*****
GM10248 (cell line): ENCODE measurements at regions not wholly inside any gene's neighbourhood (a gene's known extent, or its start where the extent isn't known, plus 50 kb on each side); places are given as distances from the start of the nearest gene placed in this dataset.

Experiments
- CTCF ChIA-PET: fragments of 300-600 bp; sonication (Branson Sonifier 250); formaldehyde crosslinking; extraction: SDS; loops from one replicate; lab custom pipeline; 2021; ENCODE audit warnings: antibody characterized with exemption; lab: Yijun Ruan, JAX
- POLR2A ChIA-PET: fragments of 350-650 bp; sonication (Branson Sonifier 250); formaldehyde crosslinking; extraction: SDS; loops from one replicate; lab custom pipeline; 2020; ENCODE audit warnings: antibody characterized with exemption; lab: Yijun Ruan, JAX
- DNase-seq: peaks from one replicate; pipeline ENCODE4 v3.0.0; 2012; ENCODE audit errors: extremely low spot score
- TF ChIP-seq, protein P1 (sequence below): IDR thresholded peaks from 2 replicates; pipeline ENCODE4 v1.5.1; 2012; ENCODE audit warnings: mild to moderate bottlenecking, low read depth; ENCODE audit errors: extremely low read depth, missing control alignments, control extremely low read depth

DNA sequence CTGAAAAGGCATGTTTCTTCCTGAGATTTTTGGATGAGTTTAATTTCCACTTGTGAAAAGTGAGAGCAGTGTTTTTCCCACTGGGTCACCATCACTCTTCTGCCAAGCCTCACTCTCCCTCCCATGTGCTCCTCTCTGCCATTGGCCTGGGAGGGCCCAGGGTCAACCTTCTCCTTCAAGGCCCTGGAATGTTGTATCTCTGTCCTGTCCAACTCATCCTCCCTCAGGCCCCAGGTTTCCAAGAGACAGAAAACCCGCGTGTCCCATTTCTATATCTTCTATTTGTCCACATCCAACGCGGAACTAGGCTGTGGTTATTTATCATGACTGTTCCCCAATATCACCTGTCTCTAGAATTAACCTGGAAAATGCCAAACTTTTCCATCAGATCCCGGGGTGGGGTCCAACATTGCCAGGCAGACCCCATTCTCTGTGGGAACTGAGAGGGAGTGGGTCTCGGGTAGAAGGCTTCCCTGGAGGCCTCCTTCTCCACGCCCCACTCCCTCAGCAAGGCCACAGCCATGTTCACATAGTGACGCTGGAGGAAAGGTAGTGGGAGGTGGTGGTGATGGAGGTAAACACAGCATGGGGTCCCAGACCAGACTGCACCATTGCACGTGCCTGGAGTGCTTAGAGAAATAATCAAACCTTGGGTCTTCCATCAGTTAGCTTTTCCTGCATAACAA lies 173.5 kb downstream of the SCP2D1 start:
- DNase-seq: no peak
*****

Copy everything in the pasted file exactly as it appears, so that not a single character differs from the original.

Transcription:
GM10248 (cell line): ENCODE measurements at regions not wholly inside any gene's neighbourhood (a gene's known extent, or its start where the extent isn't known, plus 50 kb on each side); places are given as distances from the start of the nearest gene placed in this dataset.

Experiments
- CTCF ChIA-PET: fragments of 300-600 bp; sonication (Branson Sonifier 250); formaldehyde crosslinking; extraction: SDS; loops from one replicate; lab custom pipeline; 2021; ENCODE audit warnings: antibody characterized with exemption; lab: Yijun Ruan, JAX
- POLR2A ChIA-PET: fragments of 350-650 bp; sonication (Branson Sonifier 250); formaldehyde crosslinking; extraction: SDS; loops from one replicate; lab custom pipeline; 2020; ENCODE audit warnings: antibody characterized with exemption; lab: Yijun Ruan, JAX
- DNase-seq: peaks from one replicate; pipeline ENCODE4 v3.0.0; 2012; ENCODE audit errors: extremely low spot score
- TF ChIP-seq, protein P1 (sequence below): IDR thresholded peaks from 2 replicates; pipeline ENCODE4 v1.5.1; 2012; ENCODE audit warnings: mild to moderate bottlenecking, low read depth; ENCODE audit errors: extremely low read depth, missing control alignments, control extremely low read depth

DNA sequence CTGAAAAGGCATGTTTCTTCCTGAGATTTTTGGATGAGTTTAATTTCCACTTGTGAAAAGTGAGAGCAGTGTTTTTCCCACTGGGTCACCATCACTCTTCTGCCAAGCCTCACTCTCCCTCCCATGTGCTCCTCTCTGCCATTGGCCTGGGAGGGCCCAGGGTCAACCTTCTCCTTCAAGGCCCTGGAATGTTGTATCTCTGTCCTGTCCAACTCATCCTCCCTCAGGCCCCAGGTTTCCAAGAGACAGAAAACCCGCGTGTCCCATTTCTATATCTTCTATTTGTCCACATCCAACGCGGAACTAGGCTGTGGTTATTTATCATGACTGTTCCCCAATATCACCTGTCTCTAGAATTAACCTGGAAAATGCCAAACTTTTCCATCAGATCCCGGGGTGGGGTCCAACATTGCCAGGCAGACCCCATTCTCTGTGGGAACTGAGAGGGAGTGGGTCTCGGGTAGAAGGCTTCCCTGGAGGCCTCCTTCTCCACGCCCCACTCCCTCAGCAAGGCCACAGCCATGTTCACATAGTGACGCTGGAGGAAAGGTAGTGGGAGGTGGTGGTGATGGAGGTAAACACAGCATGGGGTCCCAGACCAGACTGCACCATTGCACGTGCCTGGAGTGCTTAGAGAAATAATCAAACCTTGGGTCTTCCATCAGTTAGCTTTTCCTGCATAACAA lies 173.5 kb downstream of the SCP2D1 start:
- DNase-seq: no peak